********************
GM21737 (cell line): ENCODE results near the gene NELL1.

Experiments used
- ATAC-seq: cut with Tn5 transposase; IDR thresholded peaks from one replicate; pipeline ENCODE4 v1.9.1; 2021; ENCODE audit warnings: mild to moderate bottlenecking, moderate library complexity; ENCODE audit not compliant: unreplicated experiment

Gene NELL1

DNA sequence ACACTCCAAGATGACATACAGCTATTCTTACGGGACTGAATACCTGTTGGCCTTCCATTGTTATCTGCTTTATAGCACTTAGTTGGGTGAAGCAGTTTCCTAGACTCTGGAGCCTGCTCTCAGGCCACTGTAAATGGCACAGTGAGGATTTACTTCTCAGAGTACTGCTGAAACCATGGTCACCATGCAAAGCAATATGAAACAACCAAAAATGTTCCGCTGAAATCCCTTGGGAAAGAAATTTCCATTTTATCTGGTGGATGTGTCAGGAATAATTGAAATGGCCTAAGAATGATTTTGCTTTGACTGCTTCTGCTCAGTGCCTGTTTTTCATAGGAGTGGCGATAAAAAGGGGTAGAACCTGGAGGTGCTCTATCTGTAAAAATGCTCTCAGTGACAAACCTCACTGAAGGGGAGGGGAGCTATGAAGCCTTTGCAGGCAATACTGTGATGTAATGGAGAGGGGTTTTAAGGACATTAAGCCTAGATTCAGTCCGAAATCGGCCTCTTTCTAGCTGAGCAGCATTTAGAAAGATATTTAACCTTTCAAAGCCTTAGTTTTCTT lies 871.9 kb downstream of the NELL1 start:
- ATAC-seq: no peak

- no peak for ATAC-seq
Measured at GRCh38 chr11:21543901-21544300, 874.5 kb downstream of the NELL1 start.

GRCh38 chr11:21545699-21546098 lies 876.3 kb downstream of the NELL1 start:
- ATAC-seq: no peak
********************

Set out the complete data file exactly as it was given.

GM21737 (cell line): ENCODE results near the gene NELL1.

Experiments used
- ATAC-seq: cut with Tn5 transposase; IDR thresholded peaks from one replicate; pipeline ENCODE4 v1.9.1; 2021; ENCODE audit warnings: mild to moderate bottlenecking, moderate library complexity; ENCODE audit not compliant: unreplicated experiment

Gene NELL1

DNA sequence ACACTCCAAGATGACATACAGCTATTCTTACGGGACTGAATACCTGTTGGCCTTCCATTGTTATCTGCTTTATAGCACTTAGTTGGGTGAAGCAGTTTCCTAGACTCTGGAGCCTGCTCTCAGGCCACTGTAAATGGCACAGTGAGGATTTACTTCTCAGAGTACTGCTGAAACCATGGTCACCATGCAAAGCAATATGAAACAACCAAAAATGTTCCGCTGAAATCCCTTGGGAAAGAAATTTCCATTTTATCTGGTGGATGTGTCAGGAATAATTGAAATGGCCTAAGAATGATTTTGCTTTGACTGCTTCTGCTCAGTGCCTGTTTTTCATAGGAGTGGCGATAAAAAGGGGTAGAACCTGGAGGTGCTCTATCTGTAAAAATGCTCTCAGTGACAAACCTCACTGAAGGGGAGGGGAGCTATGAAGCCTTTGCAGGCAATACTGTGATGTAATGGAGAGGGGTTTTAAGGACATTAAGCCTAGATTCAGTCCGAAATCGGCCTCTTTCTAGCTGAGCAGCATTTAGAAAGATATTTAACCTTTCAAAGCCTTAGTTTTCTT lies 871.9 kb downstream of the NELL1 start:
- ATAC-seq: no peak

- no peak for ATAC-seq
Measured at GRCh38 chr11:21543901-21544300, 874.5 kb downstream of the NELL1 start.

GRCh38 chr11:21545699-21546098 lies 876.3 kb downstream of the NELL1 start:
- ATAC-seq: no peak